Creating a WordPress site in Amazon Web Service’s Free Tier

Alright, so, we’ve set up our EC2 instance, and now we need to set up a database for our EC2 instance to access.

Head back to the console and select the RDS service.

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Select the “Launch a DB Instance” button.  Follow the Wizard as it makes it super easy to set up.  There are a few additional options you should make sure that you choose to avoid extra charges.

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I’m used to using WordPress with a mysql db, so I chose the mysql option.

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This isn’t really a commercial production site we’re creating and we want the free tier, so select No.

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The only changes you should make on the DB Instance Details are:

DB Instance Class: db.t1.micro

Multi-AZ Deployment: No

Allocated Storage: 5 (You can choose up to 5 GB for the free tier) It should be good enough for us.

DB Instance Identifier, Master Username, Master Password – Whatever you put in here, make sure you remember it.

Go next.

 

 

 

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Give your Database a name and choose the vpc and availability zone that you placed your instance in.  The reason you want them to be in the availability zone is so that you don’t incur cross AZ fees.  Imagine a datacenter, if all the traffic is within a single datacenter we don’t have to pay an outside provider to use their transfer lines, but if you need to cross to a different datacenter, you have to lease a line.  This is the same concept.

 

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After this, Review your setup and launch!

Next post will be about setting up an S3 repo.

Creating a WordPress site in Amazon Web Service’s Free Tier

I’ve been contemplating moving all of my hosted materials from my current hosting provider to my home server and saving on some of the costs. My sites are all relatively low traffic, so hosting on a home server would be easy. My problems are that I won’t have a dedicated IP, the server would need to be on all the time, and I’ll have to maintain the hardware. Well, since I’ve been using a lot of the AWS (Amazon Web Service) tools at work, I figured I can explore more of the options by utilizing it for personal use.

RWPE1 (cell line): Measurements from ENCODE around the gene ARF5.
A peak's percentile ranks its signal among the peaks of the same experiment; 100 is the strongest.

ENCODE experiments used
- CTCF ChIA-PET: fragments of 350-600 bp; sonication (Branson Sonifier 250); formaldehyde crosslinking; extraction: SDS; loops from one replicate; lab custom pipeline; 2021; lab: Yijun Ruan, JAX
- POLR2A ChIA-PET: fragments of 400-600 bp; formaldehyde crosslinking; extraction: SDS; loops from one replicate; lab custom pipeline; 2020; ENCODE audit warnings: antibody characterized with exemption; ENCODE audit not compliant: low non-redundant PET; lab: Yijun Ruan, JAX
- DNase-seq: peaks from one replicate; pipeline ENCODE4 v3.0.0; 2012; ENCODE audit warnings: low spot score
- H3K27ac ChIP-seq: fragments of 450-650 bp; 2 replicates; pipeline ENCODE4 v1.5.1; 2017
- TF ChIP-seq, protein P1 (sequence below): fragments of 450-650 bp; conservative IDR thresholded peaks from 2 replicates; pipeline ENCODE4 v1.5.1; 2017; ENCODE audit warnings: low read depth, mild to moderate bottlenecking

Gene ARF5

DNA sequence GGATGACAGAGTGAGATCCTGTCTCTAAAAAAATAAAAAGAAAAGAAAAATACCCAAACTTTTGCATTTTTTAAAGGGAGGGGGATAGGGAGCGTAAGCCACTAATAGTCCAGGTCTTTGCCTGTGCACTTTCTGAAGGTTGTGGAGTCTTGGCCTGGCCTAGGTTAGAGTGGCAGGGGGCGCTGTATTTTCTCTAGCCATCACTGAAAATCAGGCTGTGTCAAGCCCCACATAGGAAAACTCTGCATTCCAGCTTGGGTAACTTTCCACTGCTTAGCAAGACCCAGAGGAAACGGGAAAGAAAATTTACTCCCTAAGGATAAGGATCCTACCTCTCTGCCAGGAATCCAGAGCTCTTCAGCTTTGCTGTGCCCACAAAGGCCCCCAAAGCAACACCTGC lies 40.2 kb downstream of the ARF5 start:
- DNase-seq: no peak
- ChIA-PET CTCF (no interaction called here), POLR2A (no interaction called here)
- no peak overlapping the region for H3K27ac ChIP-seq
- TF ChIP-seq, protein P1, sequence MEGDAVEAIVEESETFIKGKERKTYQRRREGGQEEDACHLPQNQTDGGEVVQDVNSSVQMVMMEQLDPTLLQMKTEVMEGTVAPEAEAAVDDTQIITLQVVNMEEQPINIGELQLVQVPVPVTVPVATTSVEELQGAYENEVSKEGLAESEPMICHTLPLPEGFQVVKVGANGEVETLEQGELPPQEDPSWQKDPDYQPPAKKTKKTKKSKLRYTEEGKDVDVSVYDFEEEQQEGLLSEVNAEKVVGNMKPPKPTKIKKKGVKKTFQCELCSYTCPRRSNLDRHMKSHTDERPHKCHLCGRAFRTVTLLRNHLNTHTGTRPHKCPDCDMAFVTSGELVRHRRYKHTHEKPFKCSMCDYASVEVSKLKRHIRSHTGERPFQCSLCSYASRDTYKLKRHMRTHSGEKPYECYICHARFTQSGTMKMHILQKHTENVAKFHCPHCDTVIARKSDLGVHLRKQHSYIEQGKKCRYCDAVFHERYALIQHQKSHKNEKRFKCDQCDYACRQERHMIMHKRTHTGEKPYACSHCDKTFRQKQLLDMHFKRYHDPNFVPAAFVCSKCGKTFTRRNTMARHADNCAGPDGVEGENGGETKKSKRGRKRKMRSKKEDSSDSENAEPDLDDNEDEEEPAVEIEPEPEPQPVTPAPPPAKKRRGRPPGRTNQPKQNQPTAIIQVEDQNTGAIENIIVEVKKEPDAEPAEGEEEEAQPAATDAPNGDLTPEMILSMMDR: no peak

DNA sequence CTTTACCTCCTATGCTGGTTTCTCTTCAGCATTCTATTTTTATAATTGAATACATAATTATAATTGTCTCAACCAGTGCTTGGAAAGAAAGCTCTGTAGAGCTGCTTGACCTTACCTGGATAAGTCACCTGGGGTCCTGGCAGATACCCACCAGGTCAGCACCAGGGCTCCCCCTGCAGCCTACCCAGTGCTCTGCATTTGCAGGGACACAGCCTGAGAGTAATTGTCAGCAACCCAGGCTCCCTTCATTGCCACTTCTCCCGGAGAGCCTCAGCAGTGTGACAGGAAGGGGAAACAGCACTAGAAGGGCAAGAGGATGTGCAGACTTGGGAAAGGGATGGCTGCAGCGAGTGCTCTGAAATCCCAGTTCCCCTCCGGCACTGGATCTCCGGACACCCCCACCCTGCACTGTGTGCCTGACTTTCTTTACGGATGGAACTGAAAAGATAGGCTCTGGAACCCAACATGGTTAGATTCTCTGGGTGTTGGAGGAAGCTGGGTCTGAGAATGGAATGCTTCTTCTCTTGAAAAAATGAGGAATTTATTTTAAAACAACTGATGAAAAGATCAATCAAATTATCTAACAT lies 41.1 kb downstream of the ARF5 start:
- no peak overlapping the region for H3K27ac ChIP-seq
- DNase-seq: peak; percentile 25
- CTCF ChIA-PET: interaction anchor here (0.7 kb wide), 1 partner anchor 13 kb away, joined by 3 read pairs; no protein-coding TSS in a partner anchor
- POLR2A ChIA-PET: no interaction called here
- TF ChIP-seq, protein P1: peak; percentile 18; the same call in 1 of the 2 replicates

The nice thing is that AWS has a free tier for a year that I can try out. I don’t really have a plan (since this is just for fun and my own personal education) but if I did it would be something like: (1) setup instance, (2) setup wordpress, (3) write content, (4) track usage and performance, (5) evaluate. Warning, everything I write will be on-the-fly, so if you don’t understand how I got from one place to another, or want some clarity, feel free to write it in the comments and I’ll try to answer you.

Intro to AWS

First of all, make sure you sign up for an AWS account, and sign up for their free tier read more about it on http://aws.amazon.com/free/ .  For now, I’m going to utilize EC2 (Elastic Compute Cloud), RDS (Relational Database Service), S3 (Simple Storage Service), and EBS (Elastic Block Store).

Here are my description of those services.

EC2 – In physical computing terms, this is primarily the processing (cpu) and memory of a server.  In non-physical computing terms, the brains and the memory.

EBS – This is additional “persisitent” “hard drive” storage for the EC2 instance.  When you restart an EC2 instance, the “hard drive” will pretty much empty its contents and you start on a blank slate.  This is like having an external hard drive that you can remove from one machine and install into another.

RDS – This is the hosted MySQL part of our application.  Think of this as structured data that will help organize your content.

S3 – This is where we can store content in a really cheap way.  It also makes it a little faster to access the data since the storage is duplicated across several regions (Amazon’s version of datacenter locations).

Let’s start with these first.  There’s a whole bunch of utilities to use in a production setting, but for our simple setup this might be all we need at first.  I’ll describe additional tools as I use them.

Setting Up Your Instance

An instance in the AWS world is considered your server.  Sign into AWS, and head over to the Console (https://console.aws.amazon.com/ec2/v2/?region=us-west-2).  Notice that region at the end of my link? You can choose whatever you want, but that’s what AWS defaulted me to.  The cheapest rates are usually in us-east-1.